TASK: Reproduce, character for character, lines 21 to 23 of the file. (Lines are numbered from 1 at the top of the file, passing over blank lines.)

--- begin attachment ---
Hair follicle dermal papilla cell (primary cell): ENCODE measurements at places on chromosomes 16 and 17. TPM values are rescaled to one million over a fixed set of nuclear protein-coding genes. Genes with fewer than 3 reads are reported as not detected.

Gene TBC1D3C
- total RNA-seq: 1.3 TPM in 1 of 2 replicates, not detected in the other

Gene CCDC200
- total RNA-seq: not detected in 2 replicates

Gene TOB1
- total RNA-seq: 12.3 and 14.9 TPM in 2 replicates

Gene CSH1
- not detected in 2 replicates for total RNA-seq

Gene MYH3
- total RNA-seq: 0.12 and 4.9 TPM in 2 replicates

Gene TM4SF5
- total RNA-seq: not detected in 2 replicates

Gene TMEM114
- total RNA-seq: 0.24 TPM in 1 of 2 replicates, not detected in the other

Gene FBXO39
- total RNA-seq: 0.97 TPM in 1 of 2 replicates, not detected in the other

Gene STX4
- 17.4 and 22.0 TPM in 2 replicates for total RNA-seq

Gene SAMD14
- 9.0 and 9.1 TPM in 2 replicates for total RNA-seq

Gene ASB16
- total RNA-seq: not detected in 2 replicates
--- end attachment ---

- 9.0 and 9.1 TPM in 2 replicates for total RNA-seq

Gene ASB16
- total RNA-seq: not detected in 2 replicates